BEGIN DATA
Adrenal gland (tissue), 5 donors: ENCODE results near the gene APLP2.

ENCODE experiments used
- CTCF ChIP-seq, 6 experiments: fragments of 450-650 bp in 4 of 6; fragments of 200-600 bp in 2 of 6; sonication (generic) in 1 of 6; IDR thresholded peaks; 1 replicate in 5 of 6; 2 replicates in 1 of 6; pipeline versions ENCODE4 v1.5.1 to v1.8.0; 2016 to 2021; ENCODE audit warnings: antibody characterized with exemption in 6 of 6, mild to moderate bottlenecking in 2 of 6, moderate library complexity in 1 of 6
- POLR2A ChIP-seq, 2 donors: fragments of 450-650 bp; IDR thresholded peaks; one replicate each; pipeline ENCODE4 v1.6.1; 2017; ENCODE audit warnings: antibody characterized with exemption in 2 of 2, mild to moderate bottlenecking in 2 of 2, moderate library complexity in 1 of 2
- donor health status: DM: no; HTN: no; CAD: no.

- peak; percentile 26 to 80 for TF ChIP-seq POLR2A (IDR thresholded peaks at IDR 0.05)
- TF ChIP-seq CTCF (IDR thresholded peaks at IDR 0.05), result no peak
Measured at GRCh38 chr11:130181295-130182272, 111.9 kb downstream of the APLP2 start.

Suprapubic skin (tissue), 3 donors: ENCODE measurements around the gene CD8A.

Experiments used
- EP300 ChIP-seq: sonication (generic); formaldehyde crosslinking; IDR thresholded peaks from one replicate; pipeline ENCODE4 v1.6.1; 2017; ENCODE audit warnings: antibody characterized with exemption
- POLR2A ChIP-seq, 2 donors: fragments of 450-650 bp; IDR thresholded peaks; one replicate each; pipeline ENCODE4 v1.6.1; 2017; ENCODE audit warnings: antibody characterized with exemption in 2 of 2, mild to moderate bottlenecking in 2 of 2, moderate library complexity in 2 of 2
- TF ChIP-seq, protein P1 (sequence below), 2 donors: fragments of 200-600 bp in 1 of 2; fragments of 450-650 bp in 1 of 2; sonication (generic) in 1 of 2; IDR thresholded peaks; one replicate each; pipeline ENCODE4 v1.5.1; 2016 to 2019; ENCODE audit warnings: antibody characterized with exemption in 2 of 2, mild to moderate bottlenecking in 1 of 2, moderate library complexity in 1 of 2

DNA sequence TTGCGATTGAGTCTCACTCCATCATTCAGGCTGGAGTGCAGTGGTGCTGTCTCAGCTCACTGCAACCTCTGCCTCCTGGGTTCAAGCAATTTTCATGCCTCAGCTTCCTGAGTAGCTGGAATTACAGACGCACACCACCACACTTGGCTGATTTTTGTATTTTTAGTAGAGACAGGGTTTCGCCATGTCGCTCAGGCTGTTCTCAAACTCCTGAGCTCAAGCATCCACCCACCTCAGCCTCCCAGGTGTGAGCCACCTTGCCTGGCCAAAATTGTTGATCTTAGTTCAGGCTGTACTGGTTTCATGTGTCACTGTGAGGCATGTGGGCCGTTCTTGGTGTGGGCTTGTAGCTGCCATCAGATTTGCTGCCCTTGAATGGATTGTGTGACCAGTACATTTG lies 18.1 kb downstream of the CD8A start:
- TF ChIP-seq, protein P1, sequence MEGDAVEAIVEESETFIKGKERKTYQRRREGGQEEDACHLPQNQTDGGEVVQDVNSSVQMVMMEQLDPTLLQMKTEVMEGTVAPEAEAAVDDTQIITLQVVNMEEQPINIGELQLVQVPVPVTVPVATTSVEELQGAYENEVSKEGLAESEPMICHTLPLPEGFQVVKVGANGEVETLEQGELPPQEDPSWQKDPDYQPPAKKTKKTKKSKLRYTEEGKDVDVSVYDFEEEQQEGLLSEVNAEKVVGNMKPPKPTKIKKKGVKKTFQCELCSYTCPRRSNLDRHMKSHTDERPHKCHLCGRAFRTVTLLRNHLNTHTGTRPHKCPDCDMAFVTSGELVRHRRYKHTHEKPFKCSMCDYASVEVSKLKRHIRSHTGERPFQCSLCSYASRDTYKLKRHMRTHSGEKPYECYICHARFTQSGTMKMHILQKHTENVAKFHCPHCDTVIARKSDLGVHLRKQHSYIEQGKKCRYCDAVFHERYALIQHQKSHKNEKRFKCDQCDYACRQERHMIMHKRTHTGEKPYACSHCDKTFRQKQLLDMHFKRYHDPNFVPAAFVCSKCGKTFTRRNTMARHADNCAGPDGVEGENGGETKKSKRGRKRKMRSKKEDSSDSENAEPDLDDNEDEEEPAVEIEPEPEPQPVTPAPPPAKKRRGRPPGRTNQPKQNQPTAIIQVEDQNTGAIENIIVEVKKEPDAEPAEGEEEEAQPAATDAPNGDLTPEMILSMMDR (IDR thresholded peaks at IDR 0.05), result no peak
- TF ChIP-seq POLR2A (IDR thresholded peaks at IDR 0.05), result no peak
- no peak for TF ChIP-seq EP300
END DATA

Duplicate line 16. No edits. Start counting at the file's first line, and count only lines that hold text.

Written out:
- TF ChIP-seq POLR2A (IDR thresholded peaks at IDR 0.05), result no peak